I phoned the health clinic to compare costs, and the scheduler asked why didn’t I go to Planned Parenthood. It had never occurred to me that the organization served men.
Except for a locked front door, security at the controversial nonprofit was unobtrusive. Joining three pregnant women in the waiting room, Carlos and I made quite the intriguing couple: an aging white woman and a handsome young Latino.
When we came to the part of the form on income, Carlos asked me what to do. I said he could report whatever amount he wanted. No, he corrected, do they want hourly, weekly, or what? He knew what I had meant, but had no inclination to cheat. He wrote $30,000 a year.
The receptionist quickly scanned his paperwork. “We have a sliding scale,” and with obvious pleasure, told Carlos, “You just qualify for free services.”
Vermont, she said is the only state fully covered by the Access Plan which includes birth control, annual exams, STI testing and treatment, patient education and counseling for both men and women who are uninsured and earn less than 200 percent of the federal poverty level.
It is a practical policy, given the long-term economic and public health benefits of diagnosing, treating, and preventing the spread of communicable diseases that can lead to AIDS, cancer, sterility, and more.
How else are males served? By way of reply, the receptionist reached under the counter. “We distribute these,” she said, handing me a football-sized clear plastic bag filled with condoms, individually wrapped in colorful foil decorated with hearts and flags, kissy lips, and stars.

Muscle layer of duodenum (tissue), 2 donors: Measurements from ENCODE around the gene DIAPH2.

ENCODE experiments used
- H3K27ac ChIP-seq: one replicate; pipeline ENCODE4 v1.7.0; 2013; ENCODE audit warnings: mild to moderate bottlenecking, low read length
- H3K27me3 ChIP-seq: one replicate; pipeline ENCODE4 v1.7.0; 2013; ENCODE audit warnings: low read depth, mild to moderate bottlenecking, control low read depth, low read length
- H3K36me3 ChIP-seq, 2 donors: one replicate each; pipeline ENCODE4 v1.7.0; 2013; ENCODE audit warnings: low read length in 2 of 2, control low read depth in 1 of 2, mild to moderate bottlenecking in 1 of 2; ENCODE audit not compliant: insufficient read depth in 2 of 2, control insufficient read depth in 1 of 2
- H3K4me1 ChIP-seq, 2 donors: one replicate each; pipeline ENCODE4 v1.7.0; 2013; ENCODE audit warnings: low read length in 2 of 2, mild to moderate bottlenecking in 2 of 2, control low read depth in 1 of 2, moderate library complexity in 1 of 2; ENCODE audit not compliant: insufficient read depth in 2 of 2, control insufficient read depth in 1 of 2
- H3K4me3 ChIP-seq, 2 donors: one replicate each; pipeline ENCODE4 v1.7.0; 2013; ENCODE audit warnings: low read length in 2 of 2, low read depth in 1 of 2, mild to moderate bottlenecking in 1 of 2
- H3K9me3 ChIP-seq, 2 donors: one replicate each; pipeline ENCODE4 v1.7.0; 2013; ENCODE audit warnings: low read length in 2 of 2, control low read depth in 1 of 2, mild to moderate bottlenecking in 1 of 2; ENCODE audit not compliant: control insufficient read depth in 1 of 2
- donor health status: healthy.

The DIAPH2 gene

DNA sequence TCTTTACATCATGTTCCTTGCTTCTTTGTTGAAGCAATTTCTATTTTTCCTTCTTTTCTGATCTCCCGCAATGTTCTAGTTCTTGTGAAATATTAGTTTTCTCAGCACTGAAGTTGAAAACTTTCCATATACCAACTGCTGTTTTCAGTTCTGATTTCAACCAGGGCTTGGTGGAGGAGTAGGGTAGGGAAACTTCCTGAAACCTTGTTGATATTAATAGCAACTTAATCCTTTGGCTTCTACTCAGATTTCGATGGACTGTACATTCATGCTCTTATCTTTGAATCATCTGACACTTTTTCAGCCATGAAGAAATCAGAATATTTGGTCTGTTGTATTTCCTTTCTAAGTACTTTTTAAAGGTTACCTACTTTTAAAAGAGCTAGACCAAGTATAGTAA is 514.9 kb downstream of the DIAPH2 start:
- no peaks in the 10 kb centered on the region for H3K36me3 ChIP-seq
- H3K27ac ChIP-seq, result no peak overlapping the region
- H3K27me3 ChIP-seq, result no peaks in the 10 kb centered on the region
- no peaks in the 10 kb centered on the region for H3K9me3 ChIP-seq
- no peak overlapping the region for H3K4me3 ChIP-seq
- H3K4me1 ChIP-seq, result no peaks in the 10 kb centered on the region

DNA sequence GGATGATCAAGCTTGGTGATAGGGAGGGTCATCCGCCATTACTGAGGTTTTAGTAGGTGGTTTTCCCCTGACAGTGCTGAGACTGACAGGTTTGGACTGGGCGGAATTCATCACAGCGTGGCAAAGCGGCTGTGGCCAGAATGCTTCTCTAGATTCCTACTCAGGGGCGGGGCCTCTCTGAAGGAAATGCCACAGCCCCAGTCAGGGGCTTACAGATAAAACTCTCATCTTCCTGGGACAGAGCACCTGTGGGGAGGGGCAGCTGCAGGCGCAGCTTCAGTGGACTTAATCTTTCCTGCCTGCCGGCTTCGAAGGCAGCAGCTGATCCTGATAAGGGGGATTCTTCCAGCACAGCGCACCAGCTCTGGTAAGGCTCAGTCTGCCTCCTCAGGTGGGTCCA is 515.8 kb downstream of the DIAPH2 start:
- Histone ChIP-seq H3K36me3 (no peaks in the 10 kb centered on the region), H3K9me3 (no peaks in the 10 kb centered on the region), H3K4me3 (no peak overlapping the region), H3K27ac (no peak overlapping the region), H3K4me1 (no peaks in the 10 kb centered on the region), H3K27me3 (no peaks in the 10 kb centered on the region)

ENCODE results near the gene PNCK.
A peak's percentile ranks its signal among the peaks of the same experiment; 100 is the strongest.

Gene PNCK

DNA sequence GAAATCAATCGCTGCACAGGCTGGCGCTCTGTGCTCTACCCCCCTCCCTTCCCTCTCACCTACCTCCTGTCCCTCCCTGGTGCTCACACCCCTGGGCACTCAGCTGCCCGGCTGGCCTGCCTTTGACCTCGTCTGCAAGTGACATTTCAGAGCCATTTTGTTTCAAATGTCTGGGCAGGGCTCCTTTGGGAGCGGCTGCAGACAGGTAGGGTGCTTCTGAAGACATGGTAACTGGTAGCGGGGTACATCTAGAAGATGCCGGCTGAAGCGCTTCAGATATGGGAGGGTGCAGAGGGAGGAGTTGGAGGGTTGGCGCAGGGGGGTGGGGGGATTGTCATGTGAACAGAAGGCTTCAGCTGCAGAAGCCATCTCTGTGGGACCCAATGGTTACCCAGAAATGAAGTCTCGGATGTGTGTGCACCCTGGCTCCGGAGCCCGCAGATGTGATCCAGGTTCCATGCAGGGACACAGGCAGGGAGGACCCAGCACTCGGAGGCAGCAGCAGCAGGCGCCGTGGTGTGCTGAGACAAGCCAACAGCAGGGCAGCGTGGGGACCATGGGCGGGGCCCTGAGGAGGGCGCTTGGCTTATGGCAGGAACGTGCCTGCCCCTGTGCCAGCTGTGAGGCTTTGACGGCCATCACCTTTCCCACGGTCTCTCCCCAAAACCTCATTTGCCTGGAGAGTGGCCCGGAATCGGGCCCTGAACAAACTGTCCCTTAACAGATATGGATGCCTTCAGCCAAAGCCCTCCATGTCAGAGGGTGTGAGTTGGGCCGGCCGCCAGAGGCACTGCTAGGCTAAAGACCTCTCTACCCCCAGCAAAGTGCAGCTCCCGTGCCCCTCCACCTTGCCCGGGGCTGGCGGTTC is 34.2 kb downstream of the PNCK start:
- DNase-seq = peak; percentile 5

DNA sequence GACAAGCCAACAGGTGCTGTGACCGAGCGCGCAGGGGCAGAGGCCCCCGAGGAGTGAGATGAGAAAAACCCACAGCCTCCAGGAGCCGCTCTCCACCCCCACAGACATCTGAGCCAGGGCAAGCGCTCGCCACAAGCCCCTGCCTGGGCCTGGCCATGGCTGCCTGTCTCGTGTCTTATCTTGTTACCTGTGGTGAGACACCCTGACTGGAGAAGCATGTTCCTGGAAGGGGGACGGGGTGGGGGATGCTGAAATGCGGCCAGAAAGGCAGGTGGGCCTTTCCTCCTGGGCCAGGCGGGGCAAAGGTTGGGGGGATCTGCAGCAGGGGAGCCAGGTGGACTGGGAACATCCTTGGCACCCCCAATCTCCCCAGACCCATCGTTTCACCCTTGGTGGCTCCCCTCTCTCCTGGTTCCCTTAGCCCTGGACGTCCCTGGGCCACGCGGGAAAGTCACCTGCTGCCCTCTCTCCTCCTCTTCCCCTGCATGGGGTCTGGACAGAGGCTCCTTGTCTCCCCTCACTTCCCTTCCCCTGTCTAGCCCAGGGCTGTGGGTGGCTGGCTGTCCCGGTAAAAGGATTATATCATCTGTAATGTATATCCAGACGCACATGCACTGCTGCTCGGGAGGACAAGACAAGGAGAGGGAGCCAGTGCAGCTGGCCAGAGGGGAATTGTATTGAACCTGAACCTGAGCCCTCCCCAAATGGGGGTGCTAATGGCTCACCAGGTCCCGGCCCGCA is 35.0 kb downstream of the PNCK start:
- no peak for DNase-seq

When Carlos returned from the exam room, he was assured, although a few tests were pending, that he was clean. I tossed him the bag, and we all laughed. As we left, I spied him slipping a donation, three $20 bills, onto the counter.
In the car home, curiosity overcame discretion. I probed. He hesitated. And then his face lit with pleasure. “I have a girlfriend, and she said, ‘No sex until we are both tested.’”
“Now, that is a great girlfriend,” I said. Smiling, we rode back under a cloudless sky to his farm, where the ripe fields glittered green and the cows, udders swollen, jostled in line for afternoon milking.
Latino migrants fill a gap
The presence of foreign-born migrant workers like Carlos is just the latest transformation of Vermont agriculture. A century ago, the state was 70 percent cleared agricultural land, 30 percent forest. Today, the ratio is approximately reversed. Older Vermonters still remember when, in the 1940s, some 11,000 small, family farms the dotted the land. Kids hand-milked fawn-brown, doe-eyed Jerseys before breakfast and then hitched rides to one-room schoolhouses on the beat-up trucks or horse-drawn wagons that hauled metal jugs of milk — topped with unctuous, yellow cream — to central collecting stations.
The number of farms continues to decline — from 1,030 to 825 just in the last decade. Strained by the high costs farming, taxes, and land prices, many have been drawn over, like an artist’s repurposed canvas, by malls, ski resorts, and summer homes. The last time Vermont had more cows than people Eisenhower was president; today there are 625,000 people and only 129,000 cows.